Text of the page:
I Can See Clearly Now
We cannot believe what we see, for nothing is more deceptive than sight. Of all our senses, it is the most misleading.
—The Third Korus of the White Tree
The banner above the stairs leading up to Bridge Street read, “Making London’s Tube Tidier,” and was followed by the seal of the Mayor’s office and that of the Crown. But that didn’t mean Martin Q. Potts liked the look of it. Sure, it seemed official, but it also seemed…misleadin’.
Tidier? Tidier meant the dustman hadn’t been doing his job, which Pottsy had. So how come the higher-ups from Hizzoner’s had insisted on hanging their bloody sign?
Now Pottsy had to work twice as hard, pushing his electric buffer twice as fast, polishing Westminster’s tiled floors twice as often, until you could see what color your knickers were just as easily!
Then again Martin Q. Potts wouldn’t have liked a lot of things had he been paying attention to the world around the Mayor’s posted proclamation. For example, he wouldn’t have liked the way the two hooligans were acting oh so casual by the base of the stairs, when in fact they were guarding its use.
Or how the hooligans’ much-larger friend shoved passengers aside, about to pop a vein if he didn’t find who he was looking for.
Or the way the coffee-skinned lad crouched in the corner by the east tunnel, fixated on Mr. Potts’ very own buffing machine.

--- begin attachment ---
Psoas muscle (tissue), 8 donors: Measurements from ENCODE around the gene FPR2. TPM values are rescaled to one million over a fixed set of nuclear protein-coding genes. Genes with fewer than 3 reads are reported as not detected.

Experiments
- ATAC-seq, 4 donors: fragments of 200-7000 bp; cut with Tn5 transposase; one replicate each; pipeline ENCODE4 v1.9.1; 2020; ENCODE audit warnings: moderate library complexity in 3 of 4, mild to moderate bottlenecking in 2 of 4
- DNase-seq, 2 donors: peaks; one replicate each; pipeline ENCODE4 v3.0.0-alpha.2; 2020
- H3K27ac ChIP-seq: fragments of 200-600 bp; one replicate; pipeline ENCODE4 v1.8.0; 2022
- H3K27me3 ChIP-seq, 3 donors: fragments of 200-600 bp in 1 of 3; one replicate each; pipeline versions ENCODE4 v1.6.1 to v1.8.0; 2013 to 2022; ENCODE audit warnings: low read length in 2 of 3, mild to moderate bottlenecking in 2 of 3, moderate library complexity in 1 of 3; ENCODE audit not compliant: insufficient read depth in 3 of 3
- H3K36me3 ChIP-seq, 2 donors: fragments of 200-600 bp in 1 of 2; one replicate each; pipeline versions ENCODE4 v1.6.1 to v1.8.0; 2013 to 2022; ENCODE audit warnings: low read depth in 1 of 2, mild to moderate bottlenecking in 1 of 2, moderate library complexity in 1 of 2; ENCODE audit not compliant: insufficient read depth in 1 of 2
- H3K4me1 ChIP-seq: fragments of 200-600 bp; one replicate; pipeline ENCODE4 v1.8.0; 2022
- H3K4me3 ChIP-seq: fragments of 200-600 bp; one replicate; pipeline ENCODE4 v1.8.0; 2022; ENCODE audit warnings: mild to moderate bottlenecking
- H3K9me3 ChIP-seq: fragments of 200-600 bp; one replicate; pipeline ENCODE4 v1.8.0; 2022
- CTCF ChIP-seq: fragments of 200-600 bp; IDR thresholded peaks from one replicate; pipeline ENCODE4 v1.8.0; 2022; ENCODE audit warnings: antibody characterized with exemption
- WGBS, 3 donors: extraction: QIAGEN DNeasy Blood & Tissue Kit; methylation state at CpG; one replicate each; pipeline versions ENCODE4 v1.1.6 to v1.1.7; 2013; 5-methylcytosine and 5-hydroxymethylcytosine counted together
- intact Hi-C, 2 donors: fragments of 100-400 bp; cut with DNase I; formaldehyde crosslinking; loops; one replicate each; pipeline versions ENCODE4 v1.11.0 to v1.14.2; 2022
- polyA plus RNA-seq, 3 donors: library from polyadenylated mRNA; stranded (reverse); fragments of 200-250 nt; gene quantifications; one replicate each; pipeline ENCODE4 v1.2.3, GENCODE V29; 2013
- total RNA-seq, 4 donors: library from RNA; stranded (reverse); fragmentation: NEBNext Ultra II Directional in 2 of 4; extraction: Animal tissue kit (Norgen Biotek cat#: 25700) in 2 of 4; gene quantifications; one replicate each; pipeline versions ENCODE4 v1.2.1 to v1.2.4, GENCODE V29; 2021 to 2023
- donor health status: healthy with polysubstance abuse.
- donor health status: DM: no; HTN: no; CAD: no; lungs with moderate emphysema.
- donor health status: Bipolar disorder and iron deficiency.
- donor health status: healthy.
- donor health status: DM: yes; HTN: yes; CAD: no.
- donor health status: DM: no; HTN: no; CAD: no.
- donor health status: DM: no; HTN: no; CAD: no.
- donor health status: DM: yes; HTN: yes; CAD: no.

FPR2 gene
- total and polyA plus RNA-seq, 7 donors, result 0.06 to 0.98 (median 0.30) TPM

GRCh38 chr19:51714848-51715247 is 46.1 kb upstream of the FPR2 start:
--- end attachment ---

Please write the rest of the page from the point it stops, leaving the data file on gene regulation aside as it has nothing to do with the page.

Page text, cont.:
Pottsy wouldn’t have liked the way the lad in the corner eyed the buffer’s cord, studying how Pottsy had looped it around the newel post of the stair’s banister so his buffer wouldn’t get nicked.
He also wouldn’t have liked the way the lad’s eyes followed the cord as it snaked along the base of the stairs, the boy happy as a hatter when he realized it looped around the banister post at the far side.
Worse, Pottsy would’ve hated the sigh of relief rising from the lad when he understood that the cord ran along the station’s polished floor and plugged into the wall within inches of his feet.
No, Martin Q. Potts, wouldn’t have liked a lot of things going on in his station, but he certainly would have appreciated the way the lad named Max smiled at his work, reveling in the way Pottsy’s floors glistened and shined to the point of being slick as a new pence.
But well enough. Tidi-er or not, it was time for tea, and the noble janitor of Westminster Station, one Martin Q. Potts, was going back to the office to see if “tidier” was actually the Queen’s English.
Because to him it looked French.
* * *
Max smiled as the door labeled “STAFF ONLY” closed behind the dustman. One less person to worry about. He leaned back against the wall and slowly slid down as if to tie his trainers. Then, with his right hand, he unplugged the floor buffer’s extension cord, tied it into a bowline knot, and…